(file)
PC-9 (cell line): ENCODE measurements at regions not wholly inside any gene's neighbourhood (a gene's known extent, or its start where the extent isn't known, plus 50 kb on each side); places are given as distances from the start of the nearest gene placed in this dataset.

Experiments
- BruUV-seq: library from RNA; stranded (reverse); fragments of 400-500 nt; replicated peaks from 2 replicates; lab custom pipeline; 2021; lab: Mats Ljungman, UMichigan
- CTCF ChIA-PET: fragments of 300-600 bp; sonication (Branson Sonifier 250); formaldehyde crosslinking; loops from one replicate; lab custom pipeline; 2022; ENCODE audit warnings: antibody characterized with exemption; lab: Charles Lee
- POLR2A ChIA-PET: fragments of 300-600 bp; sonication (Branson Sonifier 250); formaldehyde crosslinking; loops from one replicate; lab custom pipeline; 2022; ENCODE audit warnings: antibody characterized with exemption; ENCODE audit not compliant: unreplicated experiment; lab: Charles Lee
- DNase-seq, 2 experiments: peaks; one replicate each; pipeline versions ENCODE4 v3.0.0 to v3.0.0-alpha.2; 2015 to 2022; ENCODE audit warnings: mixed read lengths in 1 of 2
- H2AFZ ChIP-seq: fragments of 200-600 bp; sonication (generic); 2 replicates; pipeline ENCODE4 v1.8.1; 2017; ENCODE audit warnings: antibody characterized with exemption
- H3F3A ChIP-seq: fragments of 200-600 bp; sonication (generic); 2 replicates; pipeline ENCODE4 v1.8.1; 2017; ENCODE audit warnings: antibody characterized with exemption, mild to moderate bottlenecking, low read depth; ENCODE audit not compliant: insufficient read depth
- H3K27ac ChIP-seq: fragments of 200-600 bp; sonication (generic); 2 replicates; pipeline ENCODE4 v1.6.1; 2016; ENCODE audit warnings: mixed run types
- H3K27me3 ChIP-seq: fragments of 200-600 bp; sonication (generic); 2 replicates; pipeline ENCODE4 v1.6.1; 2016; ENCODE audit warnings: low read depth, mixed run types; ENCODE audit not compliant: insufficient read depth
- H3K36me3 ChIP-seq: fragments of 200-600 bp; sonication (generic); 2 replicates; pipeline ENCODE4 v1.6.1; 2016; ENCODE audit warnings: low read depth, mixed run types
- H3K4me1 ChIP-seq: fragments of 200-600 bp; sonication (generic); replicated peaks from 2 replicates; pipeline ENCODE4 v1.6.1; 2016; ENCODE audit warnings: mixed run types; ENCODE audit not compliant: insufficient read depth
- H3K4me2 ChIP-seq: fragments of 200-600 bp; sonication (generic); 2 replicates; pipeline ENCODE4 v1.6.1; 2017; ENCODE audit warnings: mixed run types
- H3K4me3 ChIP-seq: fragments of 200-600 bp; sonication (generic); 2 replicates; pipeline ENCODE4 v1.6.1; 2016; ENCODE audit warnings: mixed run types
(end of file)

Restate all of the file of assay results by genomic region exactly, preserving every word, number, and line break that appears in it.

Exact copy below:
PC-9 (cell line): ENCODE measurements at regions not wholly inside any gene's neighbourhood (a gene's known extent, or its start where the extent isn't known, plus 50 kb on each side); places are given as distances from the start of the nearest gene placed in this dataset.

Experiments
- BruUV-seq: library from RNA; stranded (reverse); fragments of 400-500 nt; replicated peaks from 2 replicates; lab custom pipeline; 2021; lab: Mats Ljungman, UMichigan
- CTCF ChIA-PET: fragments of 300-600 bp; sonication (Branson Sonifier 250); formaldehyde crosslinking; loops from one replicate; lab custom pipeline; 2022; ENCODE audit warnings: antibody characterized with exemption; lab: Charles Lee
- POLR2A ChIA-PET: fragments of 300-600 bp; sonication (Branson Sonifier 250); formaldehyde crosslinking; loops from one replicate; lab custom pipeline; 2022; ENCODE audit warnings: antibody characterized with exemption; ENCODE audit not compliant: unreplicated experiment; lab: Charles Lee
- DNase-seq, 2 experiments: peaks; one replicate each; pipeline versions ENCODE4 v3.0.0 to v3.0.0-alpha.2; 2015 to 2022; ENCODE audit warnings: mixed read lengths in 1 of 2
- H2AFZ ChIP-seq: fragments of 200-600 bp; sonication (generic); 2 replicates; pipeline ENCODE4 v1.8.1; 2017; ENCODE audit warnings: antibody characterized with exemption
- H3F3A ChIP-seq: fragments of 200-600 bp; sonication (generic); 2 replicates; pipeline ENCODE4 v1.8.1; 2017; ENCODE audit warnings: antibody characterized with exemption, mild to moderate bottlenecking, low read depth; ENCODE audit not compliant: insufficient read depth
- H3K27ac ChIP-seq: fragments of 200-600 bp; sonication (generic); 2 replicates; pipeline ENCODE4 v1.6.1; 2016; ENCODE audit warnings: mixed run types
- H3K27me3 ChIP-seq: fragments of 200-600 bp; sonication (generic); 2 replicates; pipeline ENCODE4 v1.6.1; 2016; ENCODE audit warnings: low read depth, mixed run types; ENCODE audit not compliant: insufficient read depth
- H3K36me3 ChIP-seq: fragments of 200-600 bp; sonication (generic); 2 replicates; pipeline ENCODE4 v1.6.1; 2016; ENCODE audit warnings: low read depth, mixed run types
- H3K4me1 ChIP-seq: fragments of 200-600 bp; sonication (generic); replicated peaks from 2 replicates; pipeline ENCODE4 v1.6.1; 2016; ENCODE audit warnings: mixed run types; ENCODE audit not compliant: insufficient read depth
- H3K4me2 ChIP-seq: fragments of 200-600 bp; sonication (generic); 2 replicates; pipeline ENCODE4 v1.6.1; 2017; ENCODE audit warnings: mixed run types
- H3K4me3 ChIP-seq: fragments of 200-600 bp; sonication (generic); 2 replicates; pipeline ENCODE4 v1.6.1; 2016; ENCODE audit warnings: mixed run types